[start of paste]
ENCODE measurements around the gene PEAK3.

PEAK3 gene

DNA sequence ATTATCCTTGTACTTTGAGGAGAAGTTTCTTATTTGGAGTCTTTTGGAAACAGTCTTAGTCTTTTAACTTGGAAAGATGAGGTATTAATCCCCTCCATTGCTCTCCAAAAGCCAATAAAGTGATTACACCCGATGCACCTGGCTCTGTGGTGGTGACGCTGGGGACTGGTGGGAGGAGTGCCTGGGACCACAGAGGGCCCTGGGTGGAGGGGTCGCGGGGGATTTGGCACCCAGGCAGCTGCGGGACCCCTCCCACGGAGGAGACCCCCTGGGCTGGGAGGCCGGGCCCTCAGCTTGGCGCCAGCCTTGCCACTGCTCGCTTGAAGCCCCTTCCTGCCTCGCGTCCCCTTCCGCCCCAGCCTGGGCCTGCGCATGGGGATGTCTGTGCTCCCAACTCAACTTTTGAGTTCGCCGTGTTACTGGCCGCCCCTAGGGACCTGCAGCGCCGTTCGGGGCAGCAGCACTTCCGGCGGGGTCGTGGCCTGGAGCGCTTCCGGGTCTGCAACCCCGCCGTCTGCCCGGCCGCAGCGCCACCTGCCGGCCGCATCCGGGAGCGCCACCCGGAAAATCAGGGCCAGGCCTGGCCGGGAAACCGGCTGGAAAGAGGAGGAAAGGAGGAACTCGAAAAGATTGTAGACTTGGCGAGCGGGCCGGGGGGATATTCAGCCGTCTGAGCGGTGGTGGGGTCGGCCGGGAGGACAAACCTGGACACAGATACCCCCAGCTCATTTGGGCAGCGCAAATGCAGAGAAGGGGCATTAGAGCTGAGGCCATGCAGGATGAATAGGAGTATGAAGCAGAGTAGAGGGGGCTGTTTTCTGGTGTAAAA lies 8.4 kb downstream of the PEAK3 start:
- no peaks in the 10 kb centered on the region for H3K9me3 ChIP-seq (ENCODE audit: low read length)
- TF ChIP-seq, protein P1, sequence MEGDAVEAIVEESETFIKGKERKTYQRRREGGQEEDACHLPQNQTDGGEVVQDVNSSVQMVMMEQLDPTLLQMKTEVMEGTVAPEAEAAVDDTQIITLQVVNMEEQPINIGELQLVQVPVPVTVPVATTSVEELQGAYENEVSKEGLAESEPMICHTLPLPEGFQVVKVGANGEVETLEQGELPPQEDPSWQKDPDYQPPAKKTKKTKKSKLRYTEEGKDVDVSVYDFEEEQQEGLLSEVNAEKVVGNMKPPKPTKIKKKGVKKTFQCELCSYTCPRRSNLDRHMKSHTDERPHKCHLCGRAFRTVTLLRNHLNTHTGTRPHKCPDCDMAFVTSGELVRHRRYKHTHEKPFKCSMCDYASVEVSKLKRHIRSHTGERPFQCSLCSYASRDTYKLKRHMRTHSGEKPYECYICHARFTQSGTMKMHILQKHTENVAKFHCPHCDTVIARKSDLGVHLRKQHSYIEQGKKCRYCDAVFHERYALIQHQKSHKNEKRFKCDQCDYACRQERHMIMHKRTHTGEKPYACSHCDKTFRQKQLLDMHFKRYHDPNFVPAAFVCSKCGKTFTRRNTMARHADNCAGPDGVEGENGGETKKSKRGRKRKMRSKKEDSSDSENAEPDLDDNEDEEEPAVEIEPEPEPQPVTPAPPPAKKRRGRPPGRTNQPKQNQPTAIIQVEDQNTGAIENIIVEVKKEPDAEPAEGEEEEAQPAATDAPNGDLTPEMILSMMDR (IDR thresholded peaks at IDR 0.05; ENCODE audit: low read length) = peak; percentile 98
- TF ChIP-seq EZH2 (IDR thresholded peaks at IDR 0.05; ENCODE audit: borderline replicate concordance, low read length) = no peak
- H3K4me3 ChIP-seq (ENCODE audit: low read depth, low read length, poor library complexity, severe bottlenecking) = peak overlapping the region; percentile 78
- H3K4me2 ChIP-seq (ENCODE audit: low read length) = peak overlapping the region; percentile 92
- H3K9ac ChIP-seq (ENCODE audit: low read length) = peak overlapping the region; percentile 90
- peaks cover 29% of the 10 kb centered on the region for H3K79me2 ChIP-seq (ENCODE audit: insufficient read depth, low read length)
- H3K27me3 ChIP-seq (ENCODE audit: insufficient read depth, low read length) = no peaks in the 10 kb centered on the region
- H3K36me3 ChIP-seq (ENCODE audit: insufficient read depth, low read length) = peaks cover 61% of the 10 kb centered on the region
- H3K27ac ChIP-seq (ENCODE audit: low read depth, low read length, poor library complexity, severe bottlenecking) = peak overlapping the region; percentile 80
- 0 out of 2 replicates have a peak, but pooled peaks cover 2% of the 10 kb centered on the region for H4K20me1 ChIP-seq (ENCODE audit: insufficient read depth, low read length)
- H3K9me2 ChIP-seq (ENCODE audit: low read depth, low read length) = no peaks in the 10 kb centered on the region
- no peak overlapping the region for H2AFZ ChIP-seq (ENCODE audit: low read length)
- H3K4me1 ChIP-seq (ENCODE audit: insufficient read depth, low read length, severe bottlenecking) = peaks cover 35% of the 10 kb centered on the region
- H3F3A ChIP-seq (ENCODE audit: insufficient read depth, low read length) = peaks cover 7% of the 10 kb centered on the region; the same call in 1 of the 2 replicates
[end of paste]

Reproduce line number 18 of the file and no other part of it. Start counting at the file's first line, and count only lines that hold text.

- H3F3A ChIP-seq (ENCODE audit: insufficient read depth, low read length) = peaks cover 7% of the 10 kb centered on the region; the same call in 1 of the 2 replicates